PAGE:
A Lifestyle Medicine Approach to Preventing Transmission of Covid-19
By Paul E. Lemanski, MD, MS, FACP
The Covid-19 pandemic is threatening the health of our population in an accelerating and dangerous way. Because it may be possible to shed virus for 10 days with no symptoms, prevention of transmission is key and should include the following:
Social distancing or staying at least six feet away from other individuals, whenever possible.
Everyone, even those without symptoms, wearing a mask at all times when in the presence of others.
Practiced avoidance of touching your face, rubbing your eyes, and scratching your nose.
Hand washing on a schedule and after touching anything that could have been touched by someone else.
Hand sanitizing (60-95% alcohol) when hand washing is not practical.
Quarantine yourself per most recent CDC recommendations.
Social distancing is important because not everyone will wear a mask and a sick individual coughing into a mask may still release some virus particles around the mask. Additionally, even talking can aerosolize Covid droplets in those who have no symptoms.
Masking is critical to protecting others because you can transmit the virus (aerosolize droplets) by talking. The mask will capture 99% of such droplets. It also may offer some protection to you (air and droplets can still be breathed in by coming around the sides of your mask), and so will best protect you when combined with social distancing which lowers droplet exposure. Thus, by each of us protecting others, we protect ourselves.
It is NOT necessary to have a store-bought mask. Two pieces of paper towel, masking tape, aluminum foil, and rubber bands may be used to construct a high-quality mask as good as anything you can buy. Please see this link from the US surgeon general showing how to make a mask at home: https://www.youtube.com/watch?v=9YLXEhSjVsw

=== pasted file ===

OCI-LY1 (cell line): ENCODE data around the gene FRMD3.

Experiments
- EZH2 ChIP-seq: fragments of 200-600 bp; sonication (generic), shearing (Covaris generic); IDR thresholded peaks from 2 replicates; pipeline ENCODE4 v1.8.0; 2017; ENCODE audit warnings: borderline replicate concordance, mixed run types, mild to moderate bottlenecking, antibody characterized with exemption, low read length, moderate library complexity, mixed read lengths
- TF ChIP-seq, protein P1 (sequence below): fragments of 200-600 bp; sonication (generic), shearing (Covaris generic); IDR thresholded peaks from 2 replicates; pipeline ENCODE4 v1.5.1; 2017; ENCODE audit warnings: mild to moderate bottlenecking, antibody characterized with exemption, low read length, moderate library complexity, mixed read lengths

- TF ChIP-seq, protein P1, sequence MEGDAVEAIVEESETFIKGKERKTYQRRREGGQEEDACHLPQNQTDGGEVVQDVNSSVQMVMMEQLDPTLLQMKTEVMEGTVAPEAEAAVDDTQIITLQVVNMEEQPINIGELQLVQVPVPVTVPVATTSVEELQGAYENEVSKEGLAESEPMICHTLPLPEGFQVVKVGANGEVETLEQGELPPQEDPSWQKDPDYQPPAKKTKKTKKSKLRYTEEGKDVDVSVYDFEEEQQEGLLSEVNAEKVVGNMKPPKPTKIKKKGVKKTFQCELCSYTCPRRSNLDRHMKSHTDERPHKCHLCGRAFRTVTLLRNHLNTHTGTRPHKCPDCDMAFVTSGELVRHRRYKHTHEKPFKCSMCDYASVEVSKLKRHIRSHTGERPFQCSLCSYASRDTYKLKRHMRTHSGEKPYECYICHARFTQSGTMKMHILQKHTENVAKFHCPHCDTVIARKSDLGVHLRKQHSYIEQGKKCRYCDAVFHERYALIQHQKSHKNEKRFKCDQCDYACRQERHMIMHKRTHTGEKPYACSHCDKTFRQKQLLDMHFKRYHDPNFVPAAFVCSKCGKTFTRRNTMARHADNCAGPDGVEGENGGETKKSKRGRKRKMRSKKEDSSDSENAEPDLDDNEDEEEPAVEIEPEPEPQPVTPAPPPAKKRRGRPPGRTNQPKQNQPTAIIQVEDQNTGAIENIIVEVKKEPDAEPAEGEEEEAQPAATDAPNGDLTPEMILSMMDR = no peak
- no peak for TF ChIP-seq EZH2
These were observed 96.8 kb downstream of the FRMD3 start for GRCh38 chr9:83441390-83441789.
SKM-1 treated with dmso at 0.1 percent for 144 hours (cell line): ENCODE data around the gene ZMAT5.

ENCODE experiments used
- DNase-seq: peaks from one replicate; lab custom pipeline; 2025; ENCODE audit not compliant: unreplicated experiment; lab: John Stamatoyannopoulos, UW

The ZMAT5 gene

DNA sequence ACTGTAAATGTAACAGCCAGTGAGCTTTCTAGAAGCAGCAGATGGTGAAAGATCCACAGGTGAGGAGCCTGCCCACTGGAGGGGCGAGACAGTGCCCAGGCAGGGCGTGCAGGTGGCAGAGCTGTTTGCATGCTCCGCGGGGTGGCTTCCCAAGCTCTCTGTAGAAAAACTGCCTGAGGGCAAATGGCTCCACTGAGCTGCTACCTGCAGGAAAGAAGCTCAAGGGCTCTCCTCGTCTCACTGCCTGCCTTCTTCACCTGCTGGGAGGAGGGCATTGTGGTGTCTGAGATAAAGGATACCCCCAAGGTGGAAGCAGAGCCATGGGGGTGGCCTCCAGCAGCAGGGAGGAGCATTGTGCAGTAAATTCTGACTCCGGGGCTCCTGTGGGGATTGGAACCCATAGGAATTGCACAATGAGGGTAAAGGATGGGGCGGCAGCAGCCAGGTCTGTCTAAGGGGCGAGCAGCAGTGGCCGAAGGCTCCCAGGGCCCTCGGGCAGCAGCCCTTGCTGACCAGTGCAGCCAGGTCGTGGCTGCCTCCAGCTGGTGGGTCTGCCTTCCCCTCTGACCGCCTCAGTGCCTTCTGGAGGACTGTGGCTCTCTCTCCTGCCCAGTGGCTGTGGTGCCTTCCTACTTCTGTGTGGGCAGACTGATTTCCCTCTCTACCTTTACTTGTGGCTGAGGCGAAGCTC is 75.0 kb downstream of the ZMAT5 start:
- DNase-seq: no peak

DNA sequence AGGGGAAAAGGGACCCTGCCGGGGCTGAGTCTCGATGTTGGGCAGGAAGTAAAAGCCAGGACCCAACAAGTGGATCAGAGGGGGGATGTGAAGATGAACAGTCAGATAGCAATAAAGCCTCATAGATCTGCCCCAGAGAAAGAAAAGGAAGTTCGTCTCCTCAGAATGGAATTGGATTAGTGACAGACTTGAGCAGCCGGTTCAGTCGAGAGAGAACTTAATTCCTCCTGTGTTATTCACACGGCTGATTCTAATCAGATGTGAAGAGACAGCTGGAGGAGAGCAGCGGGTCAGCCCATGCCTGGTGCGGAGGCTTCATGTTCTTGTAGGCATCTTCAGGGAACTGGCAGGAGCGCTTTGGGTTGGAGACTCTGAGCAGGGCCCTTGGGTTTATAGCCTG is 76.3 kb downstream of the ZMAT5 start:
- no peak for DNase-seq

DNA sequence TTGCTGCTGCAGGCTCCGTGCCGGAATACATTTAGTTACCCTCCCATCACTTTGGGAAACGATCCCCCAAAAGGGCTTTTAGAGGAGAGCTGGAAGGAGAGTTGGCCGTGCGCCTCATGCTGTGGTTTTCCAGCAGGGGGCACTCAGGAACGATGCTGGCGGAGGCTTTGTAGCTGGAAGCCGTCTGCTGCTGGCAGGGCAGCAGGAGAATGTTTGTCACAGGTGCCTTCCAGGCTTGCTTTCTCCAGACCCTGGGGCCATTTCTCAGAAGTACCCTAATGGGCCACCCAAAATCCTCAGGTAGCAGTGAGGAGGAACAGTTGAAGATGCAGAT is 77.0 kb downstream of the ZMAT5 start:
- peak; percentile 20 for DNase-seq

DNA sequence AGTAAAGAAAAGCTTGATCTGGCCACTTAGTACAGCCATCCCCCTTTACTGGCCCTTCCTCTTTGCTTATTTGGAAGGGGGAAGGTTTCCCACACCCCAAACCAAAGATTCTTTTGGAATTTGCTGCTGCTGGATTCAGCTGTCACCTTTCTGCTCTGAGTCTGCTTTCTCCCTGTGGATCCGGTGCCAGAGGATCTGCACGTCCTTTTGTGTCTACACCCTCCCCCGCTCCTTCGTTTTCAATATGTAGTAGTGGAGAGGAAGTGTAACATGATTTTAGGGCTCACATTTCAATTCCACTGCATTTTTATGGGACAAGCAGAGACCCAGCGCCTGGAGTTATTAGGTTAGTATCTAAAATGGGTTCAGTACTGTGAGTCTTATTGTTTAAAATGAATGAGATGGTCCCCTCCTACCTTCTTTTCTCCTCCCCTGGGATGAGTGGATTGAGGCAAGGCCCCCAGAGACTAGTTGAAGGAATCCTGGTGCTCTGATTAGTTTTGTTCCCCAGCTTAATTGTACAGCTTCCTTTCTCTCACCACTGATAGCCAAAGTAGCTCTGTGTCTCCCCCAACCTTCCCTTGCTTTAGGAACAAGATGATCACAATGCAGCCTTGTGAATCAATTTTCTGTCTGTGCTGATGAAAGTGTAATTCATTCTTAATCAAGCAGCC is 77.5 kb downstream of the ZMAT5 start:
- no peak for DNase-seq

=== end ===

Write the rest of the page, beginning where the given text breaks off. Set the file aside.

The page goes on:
The N95 respirators have to be fit to individuals to be effective in protecting from high concentration of droplets in surrounding air. (Homemade masks, described above, and social distancing are effective for lower concentration droplets outside of healthcare settings). N95 masks need to be reserved for healthcare workers exposed to high concentrations of droplets, so they may continue to care for those who become sick. Reserving them in this way is, in everyone’s best interests, not just healthcare workers.
Avoidance of touching your face takes practice. It should be practiced even when you are home and alone. Use a cotton swab or Q-tip to scratch a facial itch and carry it with you everywhere.
Handwashing should be practiced at least five times a day, last two to three minutes, using soap, running warm water, and should include a set pattern Please see YouTube: Hand Washing Steps Using the WHO Technique (https://www.youtube.com/watch?v=IisgnbMfKvI). Hand sanitizer should be used when you cannot wash.
Paul E. Lemanski, MD, MS, FACP (www.centerforpreventivemedicine.com) is a board-certified internist practicing internal medicine and lifestyle medicine in Albany, NY. Paul has a master’s degree in human nutrition, he’s an assistant clinical professor of medicine at Albany Medical College, and a fellow of the American College of Physicians.